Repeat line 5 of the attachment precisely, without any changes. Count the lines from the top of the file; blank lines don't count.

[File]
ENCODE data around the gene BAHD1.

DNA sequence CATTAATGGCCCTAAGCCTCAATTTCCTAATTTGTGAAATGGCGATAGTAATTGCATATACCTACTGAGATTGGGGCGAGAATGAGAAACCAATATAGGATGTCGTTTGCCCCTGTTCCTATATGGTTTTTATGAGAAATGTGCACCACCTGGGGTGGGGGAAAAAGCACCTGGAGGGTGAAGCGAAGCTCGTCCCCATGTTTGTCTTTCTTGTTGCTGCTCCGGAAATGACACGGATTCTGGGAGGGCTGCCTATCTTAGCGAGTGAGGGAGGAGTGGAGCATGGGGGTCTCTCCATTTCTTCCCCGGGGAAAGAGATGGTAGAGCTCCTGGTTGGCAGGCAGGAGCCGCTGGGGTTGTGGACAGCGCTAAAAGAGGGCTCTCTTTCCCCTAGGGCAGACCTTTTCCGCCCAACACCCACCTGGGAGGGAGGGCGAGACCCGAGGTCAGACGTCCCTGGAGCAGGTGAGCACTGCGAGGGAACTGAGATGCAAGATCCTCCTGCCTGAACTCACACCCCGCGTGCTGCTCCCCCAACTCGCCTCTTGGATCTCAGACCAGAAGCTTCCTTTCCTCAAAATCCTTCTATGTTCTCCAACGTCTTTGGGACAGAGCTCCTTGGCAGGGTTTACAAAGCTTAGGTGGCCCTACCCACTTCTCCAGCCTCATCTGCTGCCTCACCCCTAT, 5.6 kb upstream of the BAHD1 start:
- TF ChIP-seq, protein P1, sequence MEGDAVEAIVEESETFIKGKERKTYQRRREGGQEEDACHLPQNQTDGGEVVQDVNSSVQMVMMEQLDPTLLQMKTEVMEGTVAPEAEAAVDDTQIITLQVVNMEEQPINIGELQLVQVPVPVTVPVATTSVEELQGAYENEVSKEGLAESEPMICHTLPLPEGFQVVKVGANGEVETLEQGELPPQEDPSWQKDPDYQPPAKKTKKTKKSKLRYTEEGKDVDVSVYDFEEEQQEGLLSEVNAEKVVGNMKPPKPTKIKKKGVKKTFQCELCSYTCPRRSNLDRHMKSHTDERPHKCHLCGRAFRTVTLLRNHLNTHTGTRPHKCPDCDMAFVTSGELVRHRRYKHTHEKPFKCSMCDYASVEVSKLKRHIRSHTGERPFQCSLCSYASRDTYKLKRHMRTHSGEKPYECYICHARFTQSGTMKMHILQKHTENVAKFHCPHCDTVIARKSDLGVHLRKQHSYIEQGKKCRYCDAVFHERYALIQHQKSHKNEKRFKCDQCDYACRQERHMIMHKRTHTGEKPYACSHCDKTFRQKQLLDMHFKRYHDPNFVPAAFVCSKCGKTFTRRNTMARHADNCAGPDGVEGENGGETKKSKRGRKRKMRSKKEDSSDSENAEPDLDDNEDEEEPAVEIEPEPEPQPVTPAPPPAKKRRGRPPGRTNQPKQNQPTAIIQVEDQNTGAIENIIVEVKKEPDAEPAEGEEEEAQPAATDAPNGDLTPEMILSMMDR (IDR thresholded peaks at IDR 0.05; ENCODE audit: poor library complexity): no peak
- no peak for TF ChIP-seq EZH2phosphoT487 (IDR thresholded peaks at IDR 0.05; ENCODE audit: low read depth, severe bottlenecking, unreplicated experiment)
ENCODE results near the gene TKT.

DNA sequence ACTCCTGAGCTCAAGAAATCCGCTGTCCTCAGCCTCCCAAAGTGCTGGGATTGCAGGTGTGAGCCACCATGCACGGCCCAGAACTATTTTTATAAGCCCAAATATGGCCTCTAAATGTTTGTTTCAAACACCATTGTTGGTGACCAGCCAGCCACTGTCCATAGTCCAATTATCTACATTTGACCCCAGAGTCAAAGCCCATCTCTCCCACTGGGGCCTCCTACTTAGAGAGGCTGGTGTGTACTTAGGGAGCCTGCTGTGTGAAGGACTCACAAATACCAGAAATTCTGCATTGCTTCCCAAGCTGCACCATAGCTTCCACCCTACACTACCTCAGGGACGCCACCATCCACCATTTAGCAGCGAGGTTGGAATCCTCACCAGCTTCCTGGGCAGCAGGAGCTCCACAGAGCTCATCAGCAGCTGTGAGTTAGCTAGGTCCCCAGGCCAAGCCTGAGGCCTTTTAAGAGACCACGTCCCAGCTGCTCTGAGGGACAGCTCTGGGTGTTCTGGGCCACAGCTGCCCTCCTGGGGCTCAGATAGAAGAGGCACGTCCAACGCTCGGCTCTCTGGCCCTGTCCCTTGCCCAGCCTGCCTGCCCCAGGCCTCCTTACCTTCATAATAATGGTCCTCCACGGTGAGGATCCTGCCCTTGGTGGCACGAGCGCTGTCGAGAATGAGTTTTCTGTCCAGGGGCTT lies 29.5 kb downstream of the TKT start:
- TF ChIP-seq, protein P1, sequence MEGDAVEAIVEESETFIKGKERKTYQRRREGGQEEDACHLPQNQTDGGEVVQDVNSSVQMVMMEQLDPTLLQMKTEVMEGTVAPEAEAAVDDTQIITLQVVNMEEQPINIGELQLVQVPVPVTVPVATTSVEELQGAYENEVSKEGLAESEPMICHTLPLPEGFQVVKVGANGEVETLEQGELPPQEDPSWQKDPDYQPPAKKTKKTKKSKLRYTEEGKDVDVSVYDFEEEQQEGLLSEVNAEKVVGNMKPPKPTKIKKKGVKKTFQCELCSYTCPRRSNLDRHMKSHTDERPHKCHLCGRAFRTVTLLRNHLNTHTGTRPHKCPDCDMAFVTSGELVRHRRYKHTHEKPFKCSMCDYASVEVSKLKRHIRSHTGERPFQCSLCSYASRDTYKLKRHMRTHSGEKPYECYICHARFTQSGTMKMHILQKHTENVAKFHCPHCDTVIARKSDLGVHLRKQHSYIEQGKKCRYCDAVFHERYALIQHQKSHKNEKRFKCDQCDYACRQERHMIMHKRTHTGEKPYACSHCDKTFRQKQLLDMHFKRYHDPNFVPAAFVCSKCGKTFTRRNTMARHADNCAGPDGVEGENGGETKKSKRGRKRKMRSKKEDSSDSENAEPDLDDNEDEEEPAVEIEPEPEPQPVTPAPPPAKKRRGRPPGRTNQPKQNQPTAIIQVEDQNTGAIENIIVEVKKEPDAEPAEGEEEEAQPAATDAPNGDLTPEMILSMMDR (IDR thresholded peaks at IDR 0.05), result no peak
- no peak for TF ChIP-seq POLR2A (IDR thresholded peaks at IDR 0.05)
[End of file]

ENCODE results near the gene TKT.